For years, Fort Worth residents, new and old, have heard tales of the Panther Island Project and the potential of having a San Antonio-type riverwalk in our own backyard. Unfortunately, it seemed the Trinity River Vision (TRV), a master plan for 88 miles of Trinity River shoreline in Fort Worth, took a backseat to other Tarrant County developments popping up in all directions. But, after years of being stalled by unforeseen circumstances, the project is finally taking off.
“I came up with the concept of TRV while I was mayor,” U.S. Representative Kay Granger says. Surveying the landscape, she recognized Fort Worth had a hidden asset.
“Fort Worth has a river that connects the historic Stockyards, the revitalized downtown and the nationally renowned museum district,” she says. “Unfortunately, because of how the flood control had been constructed in the past, the levees hid the river and broke up access to the three key areas of Fort Worth.”
You see, everything changed after the great flood of 1949, which completely swamped the West Seventh corridor and forced residents to maneuver the streets in fishing boats.
Miles of levees were constructed in the ’60s to guard against the next catastrophic storm. The levees solved one problem: holding the Trinity safely within higher banks. But it also isolated residents from one of the city’s best features − the river itself.
Representative Granger was one of ten mayors invited to attend the Mayors’ Institute on City Design. “The premise of this institute was that the future of cities was contingent on planning and design,” she says.
“A very successful example of this type of planning is the San Antonio River Walk. The River Walk was born out of flood control issues,” Kay says. “While addressing these flood control issues, the city was able to transform the whole area.”
“When the Army Corps of Engineers said that our levees no longer provided the flood protection Fort Worth required, I remembered what I learned at that institute. Fort Worth needed to address this issue head on,” she says. “TRV gave us the opportunity to increase flood protection while also developing the river and improving the local economy.”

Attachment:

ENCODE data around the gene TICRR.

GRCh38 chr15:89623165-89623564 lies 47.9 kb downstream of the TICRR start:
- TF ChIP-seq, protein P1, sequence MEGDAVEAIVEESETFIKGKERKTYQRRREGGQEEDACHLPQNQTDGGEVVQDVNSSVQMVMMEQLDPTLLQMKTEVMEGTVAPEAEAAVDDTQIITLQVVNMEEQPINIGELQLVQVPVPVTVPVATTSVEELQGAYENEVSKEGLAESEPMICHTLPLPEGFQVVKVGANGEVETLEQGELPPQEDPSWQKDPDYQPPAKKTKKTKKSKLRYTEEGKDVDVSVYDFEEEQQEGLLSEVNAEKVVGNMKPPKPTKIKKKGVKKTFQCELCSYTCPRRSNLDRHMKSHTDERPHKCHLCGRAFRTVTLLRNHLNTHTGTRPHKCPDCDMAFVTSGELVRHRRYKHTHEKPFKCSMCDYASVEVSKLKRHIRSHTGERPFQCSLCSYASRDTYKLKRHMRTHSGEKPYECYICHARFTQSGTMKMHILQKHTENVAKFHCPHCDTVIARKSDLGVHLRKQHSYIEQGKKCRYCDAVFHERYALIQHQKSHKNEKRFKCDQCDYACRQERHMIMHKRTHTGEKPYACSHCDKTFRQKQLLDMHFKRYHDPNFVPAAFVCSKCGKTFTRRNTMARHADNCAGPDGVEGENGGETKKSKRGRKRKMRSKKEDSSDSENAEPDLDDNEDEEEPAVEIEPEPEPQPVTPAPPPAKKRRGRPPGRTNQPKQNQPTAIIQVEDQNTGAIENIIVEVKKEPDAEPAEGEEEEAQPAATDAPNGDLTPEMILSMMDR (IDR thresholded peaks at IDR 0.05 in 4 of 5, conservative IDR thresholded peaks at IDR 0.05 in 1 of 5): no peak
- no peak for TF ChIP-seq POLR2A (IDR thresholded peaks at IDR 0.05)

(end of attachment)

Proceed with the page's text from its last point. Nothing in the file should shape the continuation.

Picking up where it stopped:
The Trinity River Vision was born in 2003. It will ultimately move Fort Worth from our current levees to livable neighborhoods with greater access to the water.
The creation of a bypass channel will allow for flood-level water to be diverted and will help restore a more natural view of the Trinity River, resulting in a man-made island – Panther Island.
The design for flood control and drainage, as well as for the eventual flooding of the bypass channel and creation of the long-awaited Panther Island, is nearing completion by the Corps of Engineers.
Much of the current land resting just below the Tarrant County Courthouse is aging and industrial, withering in the shadow of Fort Worth’s vibrant downtown. The design will restore more than 800 acres of currently underutilized land, which has long been a dead zone stretching between downtown and the Stockyards.
The bypass channel will not only create an island, it will also add miles of new riverfront development opportunities. “Panther Island will be a new waterfront district with parks, places to live, canals to stroll, as well as a 33-acre town lake.
Based on a study completed by the Center for Economic Development and Research at the University of North Texas, Panther Island will contribute over $3.7 billion in annual economic activity to our region and will employ over 29,600 full-time workers,” Matt Oliver, director of communications at the Trinity River Vision Authority, said.
Three bridges will divert traffic to and from Panther Island. Bridge construction is well underway, and the Texas Department of Transportation is now working on the public road deck structure on the White Settlement Bridge. The Henderson Street and Main Street bridges are also under construction.
After the passage of a $250 million bond package last year, many residents are now wondering what the first parts of the Trinity River Vision they can expect.
“The bond election passed by a 2-to-1 margin, which shows the enthusiasm behind the project,” J.D. Granger, executive director of the Trinity River Vision Project, said. “That money will be spent on the public infrastructure part of Trinity River Vision. It allows us to keep up with the progress of the Corps of Engineers and to make way for the creation of the bypass channel.”